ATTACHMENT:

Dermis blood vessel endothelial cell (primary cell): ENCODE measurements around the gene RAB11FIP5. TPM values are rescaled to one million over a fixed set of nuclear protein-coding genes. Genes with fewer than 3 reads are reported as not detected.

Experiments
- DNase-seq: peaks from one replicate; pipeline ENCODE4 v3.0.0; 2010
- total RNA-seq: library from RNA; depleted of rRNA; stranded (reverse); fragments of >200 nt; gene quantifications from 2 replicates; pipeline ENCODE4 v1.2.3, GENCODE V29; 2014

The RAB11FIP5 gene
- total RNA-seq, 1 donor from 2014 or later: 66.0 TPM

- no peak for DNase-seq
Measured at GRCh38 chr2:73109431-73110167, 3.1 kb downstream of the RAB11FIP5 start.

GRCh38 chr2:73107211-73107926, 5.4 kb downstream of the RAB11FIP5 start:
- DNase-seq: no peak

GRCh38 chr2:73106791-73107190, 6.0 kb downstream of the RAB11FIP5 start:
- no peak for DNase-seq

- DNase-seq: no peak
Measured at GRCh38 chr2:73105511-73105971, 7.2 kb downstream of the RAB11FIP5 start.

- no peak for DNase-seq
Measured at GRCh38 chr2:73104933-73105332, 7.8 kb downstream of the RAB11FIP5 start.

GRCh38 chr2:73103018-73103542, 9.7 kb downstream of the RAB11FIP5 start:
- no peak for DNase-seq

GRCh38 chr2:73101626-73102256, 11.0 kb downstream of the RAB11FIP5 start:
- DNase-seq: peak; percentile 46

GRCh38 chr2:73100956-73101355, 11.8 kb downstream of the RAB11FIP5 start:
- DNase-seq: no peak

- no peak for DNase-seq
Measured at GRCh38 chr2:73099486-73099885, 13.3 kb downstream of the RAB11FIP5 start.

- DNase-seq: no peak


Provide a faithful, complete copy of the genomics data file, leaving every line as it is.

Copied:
Dermis blood vessel endothelial cell (primary cell): ENCODE measurements around the gene RAB11FIP5. TPM values are rescaled to one million over a fixed set of nuclear protein-coding genes. Genes with fewer than 3 reads are reported as not detected.

Experiments
- DNase-seq: peaks from one replicate; pipeline ENCODE4 v3.0.0; 2010
- total RNA-seq: library from RNA; depleted of rRNA; stranded (reverse); fragments of >200 nt; gene quantifications from 2 replicates; pipeline ENCODE4 v1.2.3, GENCODE V29; 2014

The RAB11FIP5 gene
- total RNA-seq, 1 donor from 2014 or later: 66.0 TPM

- no peak for DNase-seq
Measured at GRCh38 chr2:73109431-73110167, 3.1 kb downstream of the RAB11FIP5 start.

GRCh38 chr2:73107211-73107926, 5.4 kb downstream of the RAB11FIP5 start:
- DNase-seq: no peak

GRCh38 chr2:73106791-73107190, 6.0 kb downstream of the RAB11FIP5 start:
- no peak for DNase-seq

- DNase-seq: no peak
Measured at GRCh38 chr2:73105511-73105971, 7.2 kb downstream of the RAB11FIP5 start.

- no peak for DNase-seq
Measured at GRCh38 chr2:73104933-73105332, 7.8 kb downstream of the RAB11FIP5 start.

GRCh38 chr2:73103018-73103542, 9.7 kb downstream of the RAB11FIP5 start:
- no peak for DNase-seq

GRCh38 chr2:73101626-73102256, 11.0 kb downstream of the RAB11FIP5 start:
- DNase-seq: peak; percentile 46

GRCh38 chr2:73100956-73101355, 11.8 kb downstream of the RAB11FIP5 start:
- DNase-seq: no peak

- no peak for DNase-seq
Measured at GRCh38 chr2:73099486-73099885, 13.3 kb downstream of the RAB11FIP5 start.

- DNase-seq: no peak